Dignity, Medical Treatment and COVID-19
By Father Kenneth Wasilewski
The premise upon which the Church builds her moral and social teaching is the inestimable dignity of every human person — a dignity which begins the moment we first exist and remains always ours — one that comes from being made in the image and likeness of God. 
Morally, this guides the way we are called to treat ourselves and others. Socially, this is supposed to guide the way that society itself is structured and operates. And while there are many modern challenges Christians must confront in order to uphold such a radical view of the worth of human persons, there are also scenarios where it may become impossible to offer everyone what their dignity would otherwise entitle them to. 
The ongoing COVID-19 pandemic presents us with some examples where this is either already happening or could potentially happen. One such example that many Catholics have already had to sadly deal with concerns is funerals, or the lack thereof. 
While the loss of a loved one can be painful enough on its own, the fact that normal funerals cannot currently be held, and friends and family may not be able to gather to pay their respects, can add greater difficulty. 
When we stop and think about it, funerals exist because of the value that human beings have. They’re an opportunity to offer prayers for the deceased person’s salvation and support those who mourn their loss. Funerals are but one indication of the fact that the deceased person was endowed with that value, that dignity, which comes from God Himself. 
Those of us who attend the funeral or otherwise offer support are witnessing to this dignity. But given the reality of the pandemic, this sacred way of honoring a person must unfortunately be restricted or denied for the time being. 
Certainly, this doesn’t prevent us from offering our prayers and support from afar, but it nevertheless eliminates something the deceased would otherwise be entitled to. And we can probably think of other such examples like this that are already happening. 
There are however, other challenges which are looming on the horizon depending on how catastrophic the pandemic ends up being. And these are possibilities which have already become realities in some places.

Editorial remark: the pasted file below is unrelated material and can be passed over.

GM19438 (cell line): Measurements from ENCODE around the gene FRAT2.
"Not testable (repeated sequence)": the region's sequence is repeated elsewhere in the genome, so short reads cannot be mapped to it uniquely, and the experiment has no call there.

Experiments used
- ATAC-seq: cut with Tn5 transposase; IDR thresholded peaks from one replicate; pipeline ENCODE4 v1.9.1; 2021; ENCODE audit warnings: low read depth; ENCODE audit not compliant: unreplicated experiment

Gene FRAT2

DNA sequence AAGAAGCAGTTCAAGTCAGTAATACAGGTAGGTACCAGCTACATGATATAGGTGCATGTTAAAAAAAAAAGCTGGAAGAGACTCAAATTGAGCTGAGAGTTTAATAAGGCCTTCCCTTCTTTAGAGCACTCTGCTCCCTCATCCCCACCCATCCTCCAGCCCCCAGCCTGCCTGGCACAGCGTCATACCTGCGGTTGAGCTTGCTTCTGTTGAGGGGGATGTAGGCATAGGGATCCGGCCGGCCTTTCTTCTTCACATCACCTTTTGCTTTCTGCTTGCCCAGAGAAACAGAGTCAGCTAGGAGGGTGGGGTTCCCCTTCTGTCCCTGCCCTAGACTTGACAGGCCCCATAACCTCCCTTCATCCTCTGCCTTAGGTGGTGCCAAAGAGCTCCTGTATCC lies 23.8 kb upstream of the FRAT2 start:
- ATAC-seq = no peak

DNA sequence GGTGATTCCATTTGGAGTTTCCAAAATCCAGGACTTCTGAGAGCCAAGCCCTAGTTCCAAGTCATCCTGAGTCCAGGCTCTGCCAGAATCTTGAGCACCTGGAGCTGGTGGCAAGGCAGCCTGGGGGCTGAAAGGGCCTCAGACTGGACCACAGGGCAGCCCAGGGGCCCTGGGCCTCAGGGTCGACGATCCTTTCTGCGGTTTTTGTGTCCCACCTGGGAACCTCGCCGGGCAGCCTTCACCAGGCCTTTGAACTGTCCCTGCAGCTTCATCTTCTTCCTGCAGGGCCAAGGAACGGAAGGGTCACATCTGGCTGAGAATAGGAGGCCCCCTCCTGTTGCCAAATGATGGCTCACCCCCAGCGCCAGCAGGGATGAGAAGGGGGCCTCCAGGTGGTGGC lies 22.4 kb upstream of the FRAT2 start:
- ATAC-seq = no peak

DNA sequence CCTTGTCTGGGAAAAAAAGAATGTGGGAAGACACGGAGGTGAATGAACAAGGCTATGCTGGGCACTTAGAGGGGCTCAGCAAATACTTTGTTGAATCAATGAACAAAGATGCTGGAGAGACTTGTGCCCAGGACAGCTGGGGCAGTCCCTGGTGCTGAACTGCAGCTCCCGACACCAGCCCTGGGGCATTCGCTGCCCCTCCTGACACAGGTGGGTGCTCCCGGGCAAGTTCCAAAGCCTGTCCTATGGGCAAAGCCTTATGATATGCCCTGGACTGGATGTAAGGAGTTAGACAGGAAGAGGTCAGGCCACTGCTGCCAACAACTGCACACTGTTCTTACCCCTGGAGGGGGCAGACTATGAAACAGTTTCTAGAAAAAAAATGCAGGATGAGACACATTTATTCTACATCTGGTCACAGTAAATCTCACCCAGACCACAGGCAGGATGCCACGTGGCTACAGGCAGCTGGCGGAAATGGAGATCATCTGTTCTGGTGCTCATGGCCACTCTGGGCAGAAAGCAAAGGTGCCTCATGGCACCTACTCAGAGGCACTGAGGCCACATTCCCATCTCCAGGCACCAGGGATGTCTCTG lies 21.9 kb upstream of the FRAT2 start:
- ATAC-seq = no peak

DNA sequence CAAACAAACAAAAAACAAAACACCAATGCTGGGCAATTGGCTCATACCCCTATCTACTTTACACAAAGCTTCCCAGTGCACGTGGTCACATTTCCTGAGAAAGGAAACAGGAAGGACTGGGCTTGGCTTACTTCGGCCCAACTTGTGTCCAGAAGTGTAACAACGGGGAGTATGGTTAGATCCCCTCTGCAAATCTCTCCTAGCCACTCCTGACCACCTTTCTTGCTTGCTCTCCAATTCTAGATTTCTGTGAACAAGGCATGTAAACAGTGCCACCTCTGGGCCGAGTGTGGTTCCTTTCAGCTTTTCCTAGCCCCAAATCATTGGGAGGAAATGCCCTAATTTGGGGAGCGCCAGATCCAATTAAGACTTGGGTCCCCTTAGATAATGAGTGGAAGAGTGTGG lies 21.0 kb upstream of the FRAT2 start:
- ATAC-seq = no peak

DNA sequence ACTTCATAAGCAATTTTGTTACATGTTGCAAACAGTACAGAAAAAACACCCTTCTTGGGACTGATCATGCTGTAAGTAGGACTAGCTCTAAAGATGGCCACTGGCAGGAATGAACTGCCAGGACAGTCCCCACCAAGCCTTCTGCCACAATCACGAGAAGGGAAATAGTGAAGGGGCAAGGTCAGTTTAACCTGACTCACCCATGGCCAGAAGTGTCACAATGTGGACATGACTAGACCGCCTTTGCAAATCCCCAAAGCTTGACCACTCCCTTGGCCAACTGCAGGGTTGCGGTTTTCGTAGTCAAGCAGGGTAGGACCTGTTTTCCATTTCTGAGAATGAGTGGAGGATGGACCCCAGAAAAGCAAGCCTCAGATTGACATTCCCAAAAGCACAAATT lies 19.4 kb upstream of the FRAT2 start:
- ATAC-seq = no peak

Take, for example, the limited resources that health care workers have at their disposal to treat those affected by COVID-19 and other serious health problems. We’ve all heard of the shortage of personal protective equipment and life-saving devices like ventilators. 
What this means is that even though there may be equipment and technology that can successfully help a person suffering a serious condition, there may not be enough of it when it is needed. And herein lies the dilemma about being able to treat every person according to their underlying dignity. If there is only one ventilator available and three people who need it, then who gets it? Clearly, each of them have the same basic human dignity. 
Under normal circumstances, regardless of other considerations, it could easily be construed as an act of unjust discrimination to deny a person medical treatment which is likely to benefit them — at least if such treatment is available. But with COVID-19 we are not in normal circumstances. Therefore, decisions along these lines will have to be made. 
This is where serious moral considerations have to be carefully weighed. Will the deciding factors of who gets treated and who doesn’t end up being forms of discrimination such as race, age, economic status or popularity? Or will other, perhaps more equitable criteria be the deciding factors such as likelihood of success? 
These are grim and disturbing questions to ask and to face, and yet we find ourselves likely to face them. Our teaching about the dignity of every human person is clear, even if the answers to living that out in practice will in times like these prove to be less so.